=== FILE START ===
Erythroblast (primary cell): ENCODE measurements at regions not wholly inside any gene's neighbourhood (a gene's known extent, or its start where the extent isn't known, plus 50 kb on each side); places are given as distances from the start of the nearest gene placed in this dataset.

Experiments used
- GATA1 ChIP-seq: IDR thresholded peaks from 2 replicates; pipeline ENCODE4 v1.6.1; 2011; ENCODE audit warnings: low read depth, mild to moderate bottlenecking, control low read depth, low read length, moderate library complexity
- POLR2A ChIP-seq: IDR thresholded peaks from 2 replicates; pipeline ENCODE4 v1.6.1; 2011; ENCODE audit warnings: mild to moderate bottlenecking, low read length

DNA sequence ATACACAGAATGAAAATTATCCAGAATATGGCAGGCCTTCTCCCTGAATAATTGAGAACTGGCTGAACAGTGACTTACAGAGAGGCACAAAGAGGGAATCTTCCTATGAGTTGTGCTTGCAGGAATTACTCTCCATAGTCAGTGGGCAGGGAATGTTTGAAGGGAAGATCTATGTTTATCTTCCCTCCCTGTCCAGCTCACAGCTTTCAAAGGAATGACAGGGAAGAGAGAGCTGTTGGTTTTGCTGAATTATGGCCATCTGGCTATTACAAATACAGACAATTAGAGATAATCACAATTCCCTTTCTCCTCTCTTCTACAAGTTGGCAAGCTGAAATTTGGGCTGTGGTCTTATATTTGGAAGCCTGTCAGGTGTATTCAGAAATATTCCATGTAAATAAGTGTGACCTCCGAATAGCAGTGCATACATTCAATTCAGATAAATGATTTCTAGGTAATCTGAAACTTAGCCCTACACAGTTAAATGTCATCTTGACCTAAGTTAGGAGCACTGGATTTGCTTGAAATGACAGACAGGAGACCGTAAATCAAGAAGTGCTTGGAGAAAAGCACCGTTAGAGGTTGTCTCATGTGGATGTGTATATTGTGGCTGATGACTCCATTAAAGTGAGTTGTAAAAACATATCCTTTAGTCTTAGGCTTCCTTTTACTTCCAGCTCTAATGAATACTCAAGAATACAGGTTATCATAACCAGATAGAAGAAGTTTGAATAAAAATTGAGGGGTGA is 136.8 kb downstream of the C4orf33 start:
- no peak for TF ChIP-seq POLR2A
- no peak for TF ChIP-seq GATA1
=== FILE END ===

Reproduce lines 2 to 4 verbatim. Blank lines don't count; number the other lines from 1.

Experiments used
- GATA1 ChIP-seq: IDR thresholded peaks from 2 replicates; pipeline ENCODE4 v1.6.1; 2011; ENCODE audit warnings: low read depth, mild to moderate bottlenecking, control low read depth, low read length, moderate library complexity
- POLR2A ChIP-seq: IDR thresholded peaks from 2 replicates; pipeline ENCODE4 v1.6.1; 2011; ENCODE audit warnings: mild to moderate bottlenecking, low read length